In a recent webinar hosted by Security Week, “Internet Icons – The Inventors of Onion Routing,” the three founders of onion routing — David Goldschlag, Paul Syverson, and Michael Reed — discussed the motivations behind the development of the groundbreaking technology that has transformed how we secure online communications.
What is onion routing?
Developed in 1996 to protect U.S. intelligence communication online, onion routing is a technique for anonymous communication over a computer network. In an onion network, the messages are encapsulated in multiple layers of encryption at the original entry node. The encrypted data is transmitted through a series of nodes or routers to relay messages. Unlike VPNs, which typically use a single server to route your traffic, onion routing uses multiple routers or nodes, making it difficult for bad actors to trace the origin of the sender.
The technology gets its “onion” name from wrapping each message with layers of encryption which have to be “peeled off” or “unwrapped” at each node just like an onion. Each node only knows the location of the previous node along with the location of the next node. The current node does not know if the previous node is the originator or just another node, ensuring that the sender’s identity is kept anonymous. The process continues to the last node, where the final layer of encryption is removed and the original message is transmitted to its final destination. Due to this design, the nodes cannot see other nodes in the network and only the final node (“exit node”) is able to determine its own location in the traffic chain.
The Onion Router (Tor) Network
Tor, short for “The Onion Router” is the largest and most well-known implementation of the onion network. It is an open-source, decentralized privacy network that is comprised of thousands of volunteer-run servers and enables users to browse the internet anonymously. While Tor can provide privacy protection for individuals or groups seeking anonymity, it has also been used by criminal groups for illicit purposes such as malware distribution. The inherent characteristic of Tor enables threat actors to remain anonymous, making it difficult for organizations to effectively respond to cyberattacks.
Implementations of onion routing
Since its introduction 25 years ago, onion routing has been implemented in a number of services including virtual private networks, browser/web isolation, email, remote login, etc. Global companies like Apple have implemented features like Private Relay to protect your identity and online activities when using Apple’s Safari browser. Traffic is sent through two separate, secure internet relays. Apple’s Private Relay feature embodies the same purpose as onion routing’s – protect the identity and online activities of the user.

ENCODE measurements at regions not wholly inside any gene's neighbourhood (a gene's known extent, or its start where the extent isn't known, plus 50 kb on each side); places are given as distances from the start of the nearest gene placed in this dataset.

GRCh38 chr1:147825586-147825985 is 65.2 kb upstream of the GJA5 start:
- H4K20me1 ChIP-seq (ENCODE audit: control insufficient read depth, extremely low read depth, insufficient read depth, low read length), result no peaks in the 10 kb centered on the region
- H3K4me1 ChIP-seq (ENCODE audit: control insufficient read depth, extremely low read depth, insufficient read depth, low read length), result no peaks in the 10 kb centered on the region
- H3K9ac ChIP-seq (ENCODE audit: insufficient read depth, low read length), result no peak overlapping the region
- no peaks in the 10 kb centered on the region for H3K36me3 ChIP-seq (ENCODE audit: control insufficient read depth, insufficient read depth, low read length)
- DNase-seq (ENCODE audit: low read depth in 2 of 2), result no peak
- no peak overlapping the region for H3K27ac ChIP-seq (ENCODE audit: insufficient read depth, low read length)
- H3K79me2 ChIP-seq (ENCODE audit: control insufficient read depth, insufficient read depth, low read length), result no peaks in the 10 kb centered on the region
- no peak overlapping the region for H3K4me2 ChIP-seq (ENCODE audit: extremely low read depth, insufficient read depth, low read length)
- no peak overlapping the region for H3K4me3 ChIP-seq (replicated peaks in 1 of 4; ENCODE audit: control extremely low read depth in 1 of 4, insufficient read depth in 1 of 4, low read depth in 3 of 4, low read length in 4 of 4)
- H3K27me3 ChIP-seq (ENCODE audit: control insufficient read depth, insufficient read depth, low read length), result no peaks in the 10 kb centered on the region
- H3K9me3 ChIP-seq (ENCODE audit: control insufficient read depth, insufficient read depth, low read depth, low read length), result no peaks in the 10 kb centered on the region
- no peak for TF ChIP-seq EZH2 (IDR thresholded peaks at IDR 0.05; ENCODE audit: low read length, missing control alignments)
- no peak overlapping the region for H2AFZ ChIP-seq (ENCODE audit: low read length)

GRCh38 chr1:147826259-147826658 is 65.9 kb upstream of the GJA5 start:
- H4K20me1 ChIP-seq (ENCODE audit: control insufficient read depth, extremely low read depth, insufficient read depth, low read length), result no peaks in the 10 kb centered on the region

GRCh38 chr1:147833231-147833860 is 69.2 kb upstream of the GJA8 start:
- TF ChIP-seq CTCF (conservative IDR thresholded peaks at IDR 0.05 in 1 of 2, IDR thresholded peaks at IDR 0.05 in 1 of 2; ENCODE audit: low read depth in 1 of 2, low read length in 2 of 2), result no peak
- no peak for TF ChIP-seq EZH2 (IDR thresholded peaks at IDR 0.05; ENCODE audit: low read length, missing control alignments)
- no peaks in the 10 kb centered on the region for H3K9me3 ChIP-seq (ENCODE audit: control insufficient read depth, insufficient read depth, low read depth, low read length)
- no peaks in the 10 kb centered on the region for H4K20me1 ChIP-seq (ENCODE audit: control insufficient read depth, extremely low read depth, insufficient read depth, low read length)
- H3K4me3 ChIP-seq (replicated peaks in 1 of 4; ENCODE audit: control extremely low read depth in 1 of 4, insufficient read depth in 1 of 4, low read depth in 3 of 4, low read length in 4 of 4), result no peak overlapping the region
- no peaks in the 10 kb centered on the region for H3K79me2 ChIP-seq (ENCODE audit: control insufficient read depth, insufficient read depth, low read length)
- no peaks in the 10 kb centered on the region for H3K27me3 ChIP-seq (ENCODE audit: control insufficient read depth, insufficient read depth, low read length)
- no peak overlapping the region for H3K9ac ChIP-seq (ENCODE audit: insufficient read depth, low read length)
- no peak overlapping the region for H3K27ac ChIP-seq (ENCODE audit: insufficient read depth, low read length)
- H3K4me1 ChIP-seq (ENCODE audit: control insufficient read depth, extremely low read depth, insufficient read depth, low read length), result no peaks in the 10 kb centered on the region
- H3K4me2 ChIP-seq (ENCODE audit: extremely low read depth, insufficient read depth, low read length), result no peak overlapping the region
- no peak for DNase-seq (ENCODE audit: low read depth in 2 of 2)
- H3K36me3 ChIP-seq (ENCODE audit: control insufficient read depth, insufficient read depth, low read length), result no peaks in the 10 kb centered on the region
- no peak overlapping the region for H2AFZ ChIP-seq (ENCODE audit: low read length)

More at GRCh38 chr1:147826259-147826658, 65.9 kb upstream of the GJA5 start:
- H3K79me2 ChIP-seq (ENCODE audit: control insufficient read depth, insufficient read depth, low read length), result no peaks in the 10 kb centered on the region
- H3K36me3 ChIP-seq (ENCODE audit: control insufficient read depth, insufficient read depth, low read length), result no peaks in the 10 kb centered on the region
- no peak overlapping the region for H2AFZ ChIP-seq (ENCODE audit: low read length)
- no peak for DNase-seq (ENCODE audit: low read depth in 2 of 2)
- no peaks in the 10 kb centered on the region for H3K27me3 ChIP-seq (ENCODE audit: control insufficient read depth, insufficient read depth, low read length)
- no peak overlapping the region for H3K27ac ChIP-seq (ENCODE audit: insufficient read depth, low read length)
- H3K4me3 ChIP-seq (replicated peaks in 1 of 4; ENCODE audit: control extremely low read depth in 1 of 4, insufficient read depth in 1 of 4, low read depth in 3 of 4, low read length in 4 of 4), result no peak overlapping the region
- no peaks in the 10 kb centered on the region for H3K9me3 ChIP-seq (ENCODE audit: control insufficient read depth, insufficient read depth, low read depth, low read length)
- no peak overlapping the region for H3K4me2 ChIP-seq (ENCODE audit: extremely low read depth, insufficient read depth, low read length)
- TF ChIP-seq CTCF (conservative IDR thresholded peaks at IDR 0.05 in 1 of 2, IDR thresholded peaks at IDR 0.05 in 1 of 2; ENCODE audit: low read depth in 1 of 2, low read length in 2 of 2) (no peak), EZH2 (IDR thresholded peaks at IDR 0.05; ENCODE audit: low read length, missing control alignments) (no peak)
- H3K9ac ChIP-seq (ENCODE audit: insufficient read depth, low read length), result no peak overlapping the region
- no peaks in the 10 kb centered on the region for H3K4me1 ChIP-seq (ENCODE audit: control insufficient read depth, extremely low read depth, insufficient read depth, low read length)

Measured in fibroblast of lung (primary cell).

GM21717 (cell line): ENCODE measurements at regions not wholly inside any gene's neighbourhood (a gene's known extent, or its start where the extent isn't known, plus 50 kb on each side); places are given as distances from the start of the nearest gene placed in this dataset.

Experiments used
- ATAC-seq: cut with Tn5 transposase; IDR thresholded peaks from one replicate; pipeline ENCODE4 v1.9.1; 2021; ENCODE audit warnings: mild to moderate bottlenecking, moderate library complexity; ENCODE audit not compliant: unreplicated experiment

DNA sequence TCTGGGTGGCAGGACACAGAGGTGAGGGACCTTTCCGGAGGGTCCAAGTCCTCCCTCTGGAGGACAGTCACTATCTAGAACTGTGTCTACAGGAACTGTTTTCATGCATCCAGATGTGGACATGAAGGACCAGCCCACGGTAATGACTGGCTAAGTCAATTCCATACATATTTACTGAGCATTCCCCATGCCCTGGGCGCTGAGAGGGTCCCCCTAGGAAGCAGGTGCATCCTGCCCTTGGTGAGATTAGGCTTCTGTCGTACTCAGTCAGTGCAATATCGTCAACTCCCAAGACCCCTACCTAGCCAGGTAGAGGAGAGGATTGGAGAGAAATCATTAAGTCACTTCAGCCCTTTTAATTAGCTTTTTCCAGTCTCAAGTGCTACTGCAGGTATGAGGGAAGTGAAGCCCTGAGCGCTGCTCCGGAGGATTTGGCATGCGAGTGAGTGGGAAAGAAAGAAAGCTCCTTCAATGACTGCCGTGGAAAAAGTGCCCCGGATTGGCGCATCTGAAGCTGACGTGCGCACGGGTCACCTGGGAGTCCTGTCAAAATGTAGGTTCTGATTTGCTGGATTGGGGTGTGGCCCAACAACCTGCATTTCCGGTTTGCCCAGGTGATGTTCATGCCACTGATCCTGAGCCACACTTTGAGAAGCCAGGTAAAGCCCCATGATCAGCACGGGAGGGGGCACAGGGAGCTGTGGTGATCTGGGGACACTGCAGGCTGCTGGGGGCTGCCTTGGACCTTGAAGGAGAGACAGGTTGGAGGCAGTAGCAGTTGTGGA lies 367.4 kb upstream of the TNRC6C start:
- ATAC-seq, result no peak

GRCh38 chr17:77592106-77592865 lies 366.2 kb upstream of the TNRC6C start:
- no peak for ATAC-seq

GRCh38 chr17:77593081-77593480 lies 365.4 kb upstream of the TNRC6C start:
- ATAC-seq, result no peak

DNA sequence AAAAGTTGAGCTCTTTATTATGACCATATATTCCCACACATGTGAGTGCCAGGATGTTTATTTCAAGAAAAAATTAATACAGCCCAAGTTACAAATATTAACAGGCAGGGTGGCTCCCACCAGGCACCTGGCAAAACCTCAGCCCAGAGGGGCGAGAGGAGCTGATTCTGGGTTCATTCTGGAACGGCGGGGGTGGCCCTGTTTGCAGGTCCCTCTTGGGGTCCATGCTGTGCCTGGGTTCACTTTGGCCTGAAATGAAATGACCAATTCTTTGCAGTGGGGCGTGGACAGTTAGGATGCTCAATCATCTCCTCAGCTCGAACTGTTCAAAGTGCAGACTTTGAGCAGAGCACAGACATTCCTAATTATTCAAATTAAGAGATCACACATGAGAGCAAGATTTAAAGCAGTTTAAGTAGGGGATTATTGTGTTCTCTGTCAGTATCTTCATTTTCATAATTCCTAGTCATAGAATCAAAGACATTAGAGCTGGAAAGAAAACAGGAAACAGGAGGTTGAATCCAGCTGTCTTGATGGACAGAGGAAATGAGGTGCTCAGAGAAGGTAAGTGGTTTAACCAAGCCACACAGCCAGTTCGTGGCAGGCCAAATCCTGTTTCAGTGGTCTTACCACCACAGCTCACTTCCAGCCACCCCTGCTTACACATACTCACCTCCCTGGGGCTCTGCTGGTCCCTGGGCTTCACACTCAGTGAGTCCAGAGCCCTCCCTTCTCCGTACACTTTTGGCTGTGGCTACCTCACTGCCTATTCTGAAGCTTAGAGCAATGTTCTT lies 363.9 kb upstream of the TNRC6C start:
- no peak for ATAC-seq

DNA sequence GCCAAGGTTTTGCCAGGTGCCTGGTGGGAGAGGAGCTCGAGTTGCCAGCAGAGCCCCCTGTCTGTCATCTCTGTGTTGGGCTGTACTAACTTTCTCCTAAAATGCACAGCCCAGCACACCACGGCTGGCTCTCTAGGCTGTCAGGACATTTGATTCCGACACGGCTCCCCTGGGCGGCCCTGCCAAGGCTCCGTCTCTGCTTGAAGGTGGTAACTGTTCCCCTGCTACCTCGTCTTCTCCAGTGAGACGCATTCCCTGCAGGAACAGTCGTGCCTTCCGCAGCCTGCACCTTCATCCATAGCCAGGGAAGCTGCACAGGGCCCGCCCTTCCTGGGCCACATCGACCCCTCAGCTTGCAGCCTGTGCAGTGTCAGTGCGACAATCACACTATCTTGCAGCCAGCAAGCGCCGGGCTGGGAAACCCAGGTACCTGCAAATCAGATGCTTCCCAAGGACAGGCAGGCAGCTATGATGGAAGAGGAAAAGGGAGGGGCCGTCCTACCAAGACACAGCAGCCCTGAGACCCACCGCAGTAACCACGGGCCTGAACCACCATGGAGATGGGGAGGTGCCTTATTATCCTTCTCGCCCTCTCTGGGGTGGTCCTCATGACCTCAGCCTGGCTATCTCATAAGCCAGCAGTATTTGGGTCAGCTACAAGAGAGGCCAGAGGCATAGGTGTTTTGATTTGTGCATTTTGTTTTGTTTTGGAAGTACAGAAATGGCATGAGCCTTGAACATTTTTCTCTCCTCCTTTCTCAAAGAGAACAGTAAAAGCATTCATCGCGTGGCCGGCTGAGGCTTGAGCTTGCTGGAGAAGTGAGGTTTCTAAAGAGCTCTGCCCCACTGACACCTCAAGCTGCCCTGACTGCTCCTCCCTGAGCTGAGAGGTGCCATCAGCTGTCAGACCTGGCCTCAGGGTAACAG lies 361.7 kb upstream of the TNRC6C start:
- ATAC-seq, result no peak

Using onion routing to protect critical assets
The mission of onion routing – to provide privacy and anonymous communication on the internet — is just as relevant today if not more. In today’s hyper connected digital world, cyberattacks are surging across public and private sectors. The traditional security solutions protecting and organization’s perimeter are not adequate to keep out cybercriminals. In 93 percent of the cases, a hacker can bypass an organization’s network perimeter to gain access to their network resources. Once inside the organization’s network, bad actors can move laterally across the network to disrupt key operations.
To protect critical network assets, there are commercial managed offerings that have expanded on the onion routing techniques to enable traffic to exit to private cloud and on-premises enclaves. With this capability, the server containing the critical or confidential asset can be cordoned off from the rest of the network and hidden from the web and thus impenetrable if there is a security breach. The attack surfaces have been eliminated, hence removing the cyber threat.
To learn more about how Telos Ghost can help protect your critical assets, visit www.telos.com/telos-ghost.